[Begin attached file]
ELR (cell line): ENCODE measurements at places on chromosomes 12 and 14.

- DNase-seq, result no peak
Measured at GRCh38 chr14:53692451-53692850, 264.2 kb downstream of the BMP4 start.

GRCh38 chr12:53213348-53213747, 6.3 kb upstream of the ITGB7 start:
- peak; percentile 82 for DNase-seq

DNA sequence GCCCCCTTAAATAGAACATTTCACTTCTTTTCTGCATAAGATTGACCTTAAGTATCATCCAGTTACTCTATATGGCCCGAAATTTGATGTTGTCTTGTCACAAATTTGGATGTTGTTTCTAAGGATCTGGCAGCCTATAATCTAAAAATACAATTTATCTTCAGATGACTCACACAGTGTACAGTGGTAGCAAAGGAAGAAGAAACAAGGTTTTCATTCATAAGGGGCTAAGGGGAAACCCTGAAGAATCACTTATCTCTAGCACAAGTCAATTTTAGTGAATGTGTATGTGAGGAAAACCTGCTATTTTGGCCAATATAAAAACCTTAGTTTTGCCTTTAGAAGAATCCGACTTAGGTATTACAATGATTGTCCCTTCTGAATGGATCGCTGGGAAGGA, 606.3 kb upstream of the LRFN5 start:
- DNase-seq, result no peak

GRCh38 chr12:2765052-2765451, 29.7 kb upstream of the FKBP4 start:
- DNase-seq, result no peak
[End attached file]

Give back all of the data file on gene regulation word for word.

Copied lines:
ELR (cell line): ENCODE measurements at places on chromosomes 12 and 14.

- DNase-seq, result no peak
Measured at GRCh38 chr14:53692451-53692850, 264.2 kb downstream of the BMP4 start.

GRCh38 chr12:53213348-53213747, 6.3 kb upstream of the ITGB7 start:
- peak; percentile 82 for DNase-seq

DNA sequence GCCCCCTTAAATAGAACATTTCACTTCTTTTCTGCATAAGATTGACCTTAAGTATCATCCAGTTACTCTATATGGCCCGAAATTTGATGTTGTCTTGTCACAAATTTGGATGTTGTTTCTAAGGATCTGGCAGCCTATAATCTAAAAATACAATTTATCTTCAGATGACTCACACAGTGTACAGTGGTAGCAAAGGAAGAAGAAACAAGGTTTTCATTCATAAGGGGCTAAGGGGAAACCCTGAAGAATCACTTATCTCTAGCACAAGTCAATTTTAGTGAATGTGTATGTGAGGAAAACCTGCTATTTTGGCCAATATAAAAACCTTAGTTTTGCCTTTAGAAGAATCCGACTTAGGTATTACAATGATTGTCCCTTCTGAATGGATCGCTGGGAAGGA, 606.3 kb upstream of the LRFN5 start:
- DNase-seq, result no peak

GRCh38 chr12:2765052-2765451, 29.7 kb upstream of the FKBP4 start:
- DNase-seq, result no peak